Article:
Official newspaper of The University of Texas at Austin

The Daily Texan

Official newspaper of The University of Texas at Austin

The Daily Texan

Official newspaper of The University of Texas at Austin

The Daily Texan

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October 4, 2022
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‘The Walking Dead: Daryl Dixon’ shows TWD franchise still has worthwhile stories to tell

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Courtesy of AMC.

This review contains a minor spoiler from S1E1.

“Daryl Dixon,” the newest spinoff of “The Walking Dead” universe featuring Norman Reedus as fan-favorite character, Daryl Dixon, premiered Sept. 10. With the introduction of this new show, “The Walking Dead” officially boasts five spin-offs. This one follows the adventures of the titular character as he finds himself across the pond in France after journeying from the Commonwealth back in America.

Of all the spin-off shows, “Daryl Dixon” does the best at building a world beyond what audiences might expect. This starts in episode one with an instant change in architecture, land and language. Characters obviously speak in French given the location, and the architecture screams with European motifs, as seen at the convent Daryl finds himself in during the first episode. The most interesting aspect of the plot comes when the show explores how other countries handled the apocalypse. In the main show, every character in the American setting felt like they simply accepted the zombie apocalypse as the new normal, but in France, many of the characters seem to still harbor hope that the world will come back from disaster. This angle proves interesting to explore as a viewer because the original show never explored how people behave in the apocalypse outside of North and South America. On top of that, the story even presents new Walker variants that pose more of a threat to protagonists, such as Burners that have acidic blood and skin that burns people who cross their path.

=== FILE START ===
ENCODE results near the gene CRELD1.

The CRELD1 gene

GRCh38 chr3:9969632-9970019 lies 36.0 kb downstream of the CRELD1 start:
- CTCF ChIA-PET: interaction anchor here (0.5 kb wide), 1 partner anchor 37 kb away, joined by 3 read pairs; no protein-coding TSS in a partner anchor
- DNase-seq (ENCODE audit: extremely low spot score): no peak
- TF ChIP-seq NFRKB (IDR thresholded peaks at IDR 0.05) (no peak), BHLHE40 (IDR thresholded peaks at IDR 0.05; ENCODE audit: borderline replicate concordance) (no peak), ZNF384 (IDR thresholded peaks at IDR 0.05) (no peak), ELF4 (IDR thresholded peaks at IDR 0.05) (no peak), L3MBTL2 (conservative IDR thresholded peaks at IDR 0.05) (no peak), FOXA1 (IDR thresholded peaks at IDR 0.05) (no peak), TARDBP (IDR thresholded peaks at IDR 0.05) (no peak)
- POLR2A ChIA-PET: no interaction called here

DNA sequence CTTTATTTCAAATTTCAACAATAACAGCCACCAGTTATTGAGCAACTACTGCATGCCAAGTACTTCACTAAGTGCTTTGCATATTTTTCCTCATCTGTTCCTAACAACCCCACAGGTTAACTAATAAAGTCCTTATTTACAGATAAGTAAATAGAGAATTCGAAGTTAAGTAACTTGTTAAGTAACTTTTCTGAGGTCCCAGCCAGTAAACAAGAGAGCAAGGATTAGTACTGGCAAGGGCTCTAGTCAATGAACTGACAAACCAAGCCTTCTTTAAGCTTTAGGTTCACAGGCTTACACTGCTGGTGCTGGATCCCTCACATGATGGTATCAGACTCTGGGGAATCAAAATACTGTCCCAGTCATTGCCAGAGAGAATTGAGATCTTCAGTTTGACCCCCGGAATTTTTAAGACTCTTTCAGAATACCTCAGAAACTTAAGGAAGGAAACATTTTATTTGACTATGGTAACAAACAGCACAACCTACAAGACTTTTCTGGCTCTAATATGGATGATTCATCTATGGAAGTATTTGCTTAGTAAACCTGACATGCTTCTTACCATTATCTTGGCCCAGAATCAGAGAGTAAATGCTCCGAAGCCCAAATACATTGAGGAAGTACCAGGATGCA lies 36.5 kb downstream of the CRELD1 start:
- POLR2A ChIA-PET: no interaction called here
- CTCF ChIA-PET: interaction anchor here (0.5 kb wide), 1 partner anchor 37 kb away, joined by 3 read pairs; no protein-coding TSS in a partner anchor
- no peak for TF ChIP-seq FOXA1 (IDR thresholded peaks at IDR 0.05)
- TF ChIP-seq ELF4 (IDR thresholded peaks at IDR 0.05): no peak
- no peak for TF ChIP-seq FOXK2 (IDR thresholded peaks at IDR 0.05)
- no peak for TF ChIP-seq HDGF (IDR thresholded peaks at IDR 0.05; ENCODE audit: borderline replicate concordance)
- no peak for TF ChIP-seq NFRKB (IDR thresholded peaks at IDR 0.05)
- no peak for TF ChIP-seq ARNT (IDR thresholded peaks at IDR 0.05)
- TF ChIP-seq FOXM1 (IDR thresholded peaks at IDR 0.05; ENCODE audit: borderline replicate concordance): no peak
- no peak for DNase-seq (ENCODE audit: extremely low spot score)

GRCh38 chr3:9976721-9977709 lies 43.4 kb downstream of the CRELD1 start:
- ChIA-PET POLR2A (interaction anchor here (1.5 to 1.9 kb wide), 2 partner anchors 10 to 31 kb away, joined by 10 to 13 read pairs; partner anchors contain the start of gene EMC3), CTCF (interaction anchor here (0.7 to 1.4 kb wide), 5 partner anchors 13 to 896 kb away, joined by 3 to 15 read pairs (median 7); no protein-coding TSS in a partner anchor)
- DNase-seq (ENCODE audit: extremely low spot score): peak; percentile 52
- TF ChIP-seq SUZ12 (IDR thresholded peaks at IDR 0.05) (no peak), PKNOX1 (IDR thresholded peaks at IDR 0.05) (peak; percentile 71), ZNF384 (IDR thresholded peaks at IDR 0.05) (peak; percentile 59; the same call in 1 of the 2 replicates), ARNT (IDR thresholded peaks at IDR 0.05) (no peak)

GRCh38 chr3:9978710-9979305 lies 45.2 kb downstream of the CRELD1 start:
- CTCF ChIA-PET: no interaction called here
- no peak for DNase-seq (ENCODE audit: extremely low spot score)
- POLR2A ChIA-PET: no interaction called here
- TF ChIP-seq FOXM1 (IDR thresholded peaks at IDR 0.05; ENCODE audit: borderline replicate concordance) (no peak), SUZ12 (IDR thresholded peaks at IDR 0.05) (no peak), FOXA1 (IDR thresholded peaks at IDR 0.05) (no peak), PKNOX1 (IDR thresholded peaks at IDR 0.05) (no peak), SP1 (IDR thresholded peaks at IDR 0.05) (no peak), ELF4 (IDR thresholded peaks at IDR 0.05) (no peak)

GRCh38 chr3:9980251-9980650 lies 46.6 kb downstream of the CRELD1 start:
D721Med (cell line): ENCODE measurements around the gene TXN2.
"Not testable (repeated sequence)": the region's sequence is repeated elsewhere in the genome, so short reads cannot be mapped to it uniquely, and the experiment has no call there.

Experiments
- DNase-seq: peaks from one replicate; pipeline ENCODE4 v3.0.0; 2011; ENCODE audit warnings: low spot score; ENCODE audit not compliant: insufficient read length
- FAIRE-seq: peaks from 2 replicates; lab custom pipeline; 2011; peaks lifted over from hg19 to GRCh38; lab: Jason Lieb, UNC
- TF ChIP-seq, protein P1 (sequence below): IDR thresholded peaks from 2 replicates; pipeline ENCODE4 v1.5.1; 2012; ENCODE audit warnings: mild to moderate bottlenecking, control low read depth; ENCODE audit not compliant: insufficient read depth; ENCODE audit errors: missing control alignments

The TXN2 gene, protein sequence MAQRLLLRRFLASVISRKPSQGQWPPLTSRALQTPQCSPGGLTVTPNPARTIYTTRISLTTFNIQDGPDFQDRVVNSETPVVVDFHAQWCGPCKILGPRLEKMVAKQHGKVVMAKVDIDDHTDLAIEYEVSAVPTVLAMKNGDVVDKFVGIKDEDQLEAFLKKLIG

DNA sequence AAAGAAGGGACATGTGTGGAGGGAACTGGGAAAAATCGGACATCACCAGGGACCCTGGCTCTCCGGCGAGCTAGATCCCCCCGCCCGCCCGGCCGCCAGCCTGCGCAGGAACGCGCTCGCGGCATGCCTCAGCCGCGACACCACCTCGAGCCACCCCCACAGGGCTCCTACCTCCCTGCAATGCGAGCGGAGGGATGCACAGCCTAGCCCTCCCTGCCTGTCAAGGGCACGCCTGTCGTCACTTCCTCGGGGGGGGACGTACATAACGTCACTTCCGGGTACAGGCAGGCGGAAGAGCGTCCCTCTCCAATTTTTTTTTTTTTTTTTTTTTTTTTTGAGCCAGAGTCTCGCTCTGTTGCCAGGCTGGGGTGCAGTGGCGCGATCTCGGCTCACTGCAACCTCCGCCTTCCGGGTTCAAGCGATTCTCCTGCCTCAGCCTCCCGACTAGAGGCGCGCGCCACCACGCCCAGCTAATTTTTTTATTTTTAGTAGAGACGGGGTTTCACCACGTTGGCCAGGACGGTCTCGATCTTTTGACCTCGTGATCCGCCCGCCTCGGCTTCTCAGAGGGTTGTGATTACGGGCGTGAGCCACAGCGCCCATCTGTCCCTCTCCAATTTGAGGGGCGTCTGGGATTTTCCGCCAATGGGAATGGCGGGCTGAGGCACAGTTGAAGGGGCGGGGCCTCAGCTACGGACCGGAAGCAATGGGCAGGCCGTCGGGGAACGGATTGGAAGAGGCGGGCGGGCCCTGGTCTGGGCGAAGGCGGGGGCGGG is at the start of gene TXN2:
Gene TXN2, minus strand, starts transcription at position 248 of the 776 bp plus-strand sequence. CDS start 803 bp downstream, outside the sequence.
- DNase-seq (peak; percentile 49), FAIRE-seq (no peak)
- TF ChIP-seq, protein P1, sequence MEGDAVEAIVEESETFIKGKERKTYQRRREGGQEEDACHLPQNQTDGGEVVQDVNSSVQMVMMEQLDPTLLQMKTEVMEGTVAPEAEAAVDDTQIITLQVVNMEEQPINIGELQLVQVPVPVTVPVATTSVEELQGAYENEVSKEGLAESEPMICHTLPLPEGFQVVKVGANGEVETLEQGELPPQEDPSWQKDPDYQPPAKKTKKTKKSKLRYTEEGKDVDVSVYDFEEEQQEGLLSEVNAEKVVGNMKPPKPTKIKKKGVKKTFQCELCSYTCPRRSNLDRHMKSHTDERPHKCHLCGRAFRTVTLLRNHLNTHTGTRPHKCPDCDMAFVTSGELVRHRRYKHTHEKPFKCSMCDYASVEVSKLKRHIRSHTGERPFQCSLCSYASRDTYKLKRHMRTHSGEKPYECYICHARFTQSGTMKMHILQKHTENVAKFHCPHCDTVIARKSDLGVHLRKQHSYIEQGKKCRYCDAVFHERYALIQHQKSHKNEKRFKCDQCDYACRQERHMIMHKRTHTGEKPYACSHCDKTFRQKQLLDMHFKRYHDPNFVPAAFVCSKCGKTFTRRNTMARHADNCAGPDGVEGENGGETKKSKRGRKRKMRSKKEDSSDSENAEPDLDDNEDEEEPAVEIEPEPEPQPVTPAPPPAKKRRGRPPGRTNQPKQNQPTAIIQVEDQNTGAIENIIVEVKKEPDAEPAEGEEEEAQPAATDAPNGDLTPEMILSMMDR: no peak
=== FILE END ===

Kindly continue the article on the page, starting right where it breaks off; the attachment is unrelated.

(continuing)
Norman Reedus’ performance feels stronger than ever. In “The Walking Dead,” he burned bright light in a sea of mediocrity, so giving him his own show naturally made the most sense. His embodiment of Daryl Dixon never ceases to amaze, and his wordless gazes sometimes say more than dialogue ever could. Daryl fans will be pleased to know his character remains very much the same from the mainline show, but appears more at the forefront of the narrative, giving him a satisfying arc that will have audiences craving another season.

When people think of “The Walking Dead,” music never really stands out as a notable element of the show’s appeal. Yet, “Daryl Dixon’s” music stands out as uniquely haunting and appropriate to the setting and narrative. Its unique blend of orchestral, hymn-like chords and epic action-supporting swells make for a soundtrack that stands out in the 13-year franchise.

Everything feels cranked up to the max in terms of production scale. The set pieces loom large and prove different than anything attempted before in the franchise. The toe-curling action sequences leave viewers on the edge of their seats through each stab, shot and punch. For once, “The Walking Dead” feels much larger than a small television show.

“The Walking Dead: Daryl Dixon” marks a turning point for the franchise’s spin-offs. With something for any viewer, the show appeals to both old fans, through its little surprises and callbacks, as well as a show for new audiences that does not punish them for missing out on all the seasons of television that came before. 

3 ½ Eiffel Towers out of 5

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About the Contributor
Ryan Ranc, Life & Arts Reporter